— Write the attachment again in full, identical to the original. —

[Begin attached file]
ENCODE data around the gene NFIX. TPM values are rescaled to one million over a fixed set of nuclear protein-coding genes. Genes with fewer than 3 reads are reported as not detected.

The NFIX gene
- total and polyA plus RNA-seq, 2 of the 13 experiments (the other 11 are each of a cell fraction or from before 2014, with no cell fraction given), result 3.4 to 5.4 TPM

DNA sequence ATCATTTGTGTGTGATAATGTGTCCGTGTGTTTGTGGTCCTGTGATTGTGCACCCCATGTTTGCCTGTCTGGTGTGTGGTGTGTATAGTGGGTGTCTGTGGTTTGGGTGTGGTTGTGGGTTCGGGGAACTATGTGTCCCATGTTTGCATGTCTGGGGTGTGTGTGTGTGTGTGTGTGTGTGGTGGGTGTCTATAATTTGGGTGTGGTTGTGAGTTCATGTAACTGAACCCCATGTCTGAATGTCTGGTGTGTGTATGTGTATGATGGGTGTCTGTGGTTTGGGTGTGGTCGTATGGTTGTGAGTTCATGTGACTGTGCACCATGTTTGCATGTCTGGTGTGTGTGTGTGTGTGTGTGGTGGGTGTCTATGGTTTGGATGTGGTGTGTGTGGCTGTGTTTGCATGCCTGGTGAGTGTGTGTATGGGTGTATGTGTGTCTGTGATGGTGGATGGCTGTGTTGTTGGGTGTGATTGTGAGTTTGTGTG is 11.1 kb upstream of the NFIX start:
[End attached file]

ENCODE data around the gene NFIX. TPM values are rescaled to one million over a fixed set of nuclear protein-coding genes. Genes with fewer than 3 reads are reported as not detected.

The NFIX gene
- total and polyA plus RNA-seq, 2 of the 13 experiments (the other 11 are each of a cell fraction or from before 2014, with no cell fraction given), result 3.4 to 5.4 TPM

DNA sequence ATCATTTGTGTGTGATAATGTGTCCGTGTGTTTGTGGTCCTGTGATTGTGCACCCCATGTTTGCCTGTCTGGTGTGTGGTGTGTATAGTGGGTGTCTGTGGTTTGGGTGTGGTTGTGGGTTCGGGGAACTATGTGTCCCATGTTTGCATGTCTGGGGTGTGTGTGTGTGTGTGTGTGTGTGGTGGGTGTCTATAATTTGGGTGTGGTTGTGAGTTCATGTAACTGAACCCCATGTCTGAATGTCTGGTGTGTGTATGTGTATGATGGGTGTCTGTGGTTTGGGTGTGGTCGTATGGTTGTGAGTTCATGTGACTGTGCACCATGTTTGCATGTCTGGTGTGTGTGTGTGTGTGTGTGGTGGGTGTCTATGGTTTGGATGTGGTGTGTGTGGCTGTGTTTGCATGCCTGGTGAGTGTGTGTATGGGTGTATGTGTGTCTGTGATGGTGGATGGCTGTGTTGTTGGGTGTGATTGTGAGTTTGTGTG is 11.1 kb upstream of the NFIX start: